WOMEN who have been kidney donors are at increased risk of gestational hypertension and pre-eclampsia, research has found. The retrospective study, published in the New England Journal of Medicine, compared the medical data of 85 Canadian women who were living kidney donors with that of 510 matched non-donors from the general population. Gestational hypertension or pre-eclampsia was diagnosed in a total of 53 women, with an incidence rate of 11% in the donor group compared with 5% for non-donors. Other important maternal and fetal outcomes did not differ significantly between the two groups, and there were no maternal or perinatal deaths recorded. Most women had uncomplicated pregnancies after kidney donation. The authors wrote that their results showed the probabilities of most serious maternal and fetal outcomes remained low and were not significantly increased after donation. However, it was unknown whether this was true in countries where women lacked access to a similar quality of health care to the donors in this study. “For this reason, there may be a role for government programs to cover the costs of recommended pregnancy care for donors who lack health insurance, including any costs related to the treatment of hypertension”, the authors wrote.

Cardiac risks for police officers
STRESSFUL law enforcement duties put police officers at risk of sudden cardiac death, according to US research. The study, published in The BMJ, used police databases to establish sudden cardiac deaths among more than 4500 police officers who died in the line of duty between 1984 and 2010, and estimated the relative risk of cardiac death while performing strenuous duties, compared with routine or non-emergency activities. A total of 441 sudden cardiac deaths were identified in the study group. Compared with routine duties, the risk of sudden cardiac death was 34‒69 times higher during restraints or altercations, 32‒51 times higher during the pursuit of suspects, 20‒23 times higher during physical training, and 6‒9 times higher during medical or rescue operations. The authors wrote that sudden cardiac death triggered by acute exposure to physical or psychological stress was “a pathophysiological mechanism shared by other occupations characterized by short bursts of stressful and physically demanding tasks”. They said their findings had public health implications and suggested that primary and secondary cardiovascular prevention efforts were needed among law enforcement officers. “Management of risk factors for cardiovascular diseases — including interventions to increase physical activity, promote smoking cessation, maintain a healthy weight, and treat hypertension and dyslipidemia — could be used to protect police officers from the triggering effects of stressful duties and also reduce rates of long term cardiovascular disease”, the authors wrote.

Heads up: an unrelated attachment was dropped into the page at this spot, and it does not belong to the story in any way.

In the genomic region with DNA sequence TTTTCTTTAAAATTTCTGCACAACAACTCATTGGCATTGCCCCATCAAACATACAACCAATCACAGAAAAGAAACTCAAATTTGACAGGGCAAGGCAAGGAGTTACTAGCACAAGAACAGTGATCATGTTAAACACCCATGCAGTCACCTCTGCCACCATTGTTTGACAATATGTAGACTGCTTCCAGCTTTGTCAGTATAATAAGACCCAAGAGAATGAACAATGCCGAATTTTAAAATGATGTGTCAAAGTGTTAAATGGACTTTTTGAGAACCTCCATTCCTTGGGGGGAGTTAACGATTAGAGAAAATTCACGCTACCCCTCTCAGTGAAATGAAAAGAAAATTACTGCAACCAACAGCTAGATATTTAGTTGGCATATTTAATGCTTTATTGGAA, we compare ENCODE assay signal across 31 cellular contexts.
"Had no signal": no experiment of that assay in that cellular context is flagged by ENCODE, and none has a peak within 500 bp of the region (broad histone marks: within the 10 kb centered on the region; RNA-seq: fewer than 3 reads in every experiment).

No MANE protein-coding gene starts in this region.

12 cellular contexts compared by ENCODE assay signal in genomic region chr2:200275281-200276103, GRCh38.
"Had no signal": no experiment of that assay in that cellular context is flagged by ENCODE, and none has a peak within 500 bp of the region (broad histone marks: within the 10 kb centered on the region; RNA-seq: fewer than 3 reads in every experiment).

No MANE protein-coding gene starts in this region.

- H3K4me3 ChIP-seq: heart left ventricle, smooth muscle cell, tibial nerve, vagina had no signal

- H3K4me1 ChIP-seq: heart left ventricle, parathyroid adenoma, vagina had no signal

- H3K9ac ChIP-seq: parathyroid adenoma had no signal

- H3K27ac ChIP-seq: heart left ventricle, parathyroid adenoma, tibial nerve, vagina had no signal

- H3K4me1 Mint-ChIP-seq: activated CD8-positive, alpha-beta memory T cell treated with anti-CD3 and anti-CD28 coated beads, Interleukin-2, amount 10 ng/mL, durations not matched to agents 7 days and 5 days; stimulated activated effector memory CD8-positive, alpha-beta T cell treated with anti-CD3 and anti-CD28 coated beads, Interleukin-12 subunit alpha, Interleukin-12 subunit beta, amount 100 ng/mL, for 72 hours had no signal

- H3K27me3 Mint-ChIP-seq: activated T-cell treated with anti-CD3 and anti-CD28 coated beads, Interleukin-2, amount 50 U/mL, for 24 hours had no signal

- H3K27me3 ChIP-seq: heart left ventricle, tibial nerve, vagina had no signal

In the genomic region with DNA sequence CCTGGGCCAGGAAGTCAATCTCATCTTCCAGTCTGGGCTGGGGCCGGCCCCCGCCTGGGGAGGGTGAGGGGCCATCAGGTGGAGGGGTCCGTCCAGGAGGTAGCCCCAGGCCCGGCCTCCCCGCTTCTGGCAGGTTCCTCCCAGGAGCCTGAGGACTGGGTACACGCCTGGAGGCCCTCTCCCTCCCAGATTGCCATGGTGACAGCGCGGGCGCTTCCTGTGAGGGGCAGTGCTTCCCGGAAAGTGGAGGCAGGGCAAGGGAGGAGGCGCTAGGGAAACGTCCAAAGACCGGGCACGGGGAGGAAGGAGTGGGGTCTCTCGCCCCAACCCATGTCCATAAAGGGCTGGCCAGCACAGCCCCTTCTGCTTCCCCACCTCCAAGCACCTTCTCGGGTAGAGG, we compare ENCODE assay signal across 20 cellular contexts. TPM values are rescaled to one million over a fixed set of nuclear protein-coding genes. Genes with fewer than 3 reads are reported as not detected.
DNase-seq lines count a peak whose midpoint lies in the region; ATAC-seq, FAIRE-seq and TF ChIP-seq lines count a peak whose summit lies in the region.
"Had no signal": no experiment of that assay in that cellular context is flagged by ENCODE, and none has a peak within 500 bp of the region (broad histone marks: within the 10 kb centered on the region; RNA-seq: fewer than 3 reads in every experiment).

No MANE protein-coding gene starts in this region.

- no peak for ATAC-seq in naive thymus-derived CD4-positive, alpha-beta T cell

One thought on “News in brief

  1. Dr. Kevin B. ORR says:

    The cause of diarrhoea after antibiotics is a colon empty of the good bacteria killed off by the antibiotics. This allows bad bacteria, unaffected by the a’b’s to colonise the colon resulting in colitis, sometimes even Clostridium difficile colitis which is potentially fatal. It has been my habit for decades to take or prescribe yogurt at the same time as antibiotics to replace the good bacteria with antibiotic insensitive good bacteria. This advice was mooted even last century. What has happened – didn’t it work?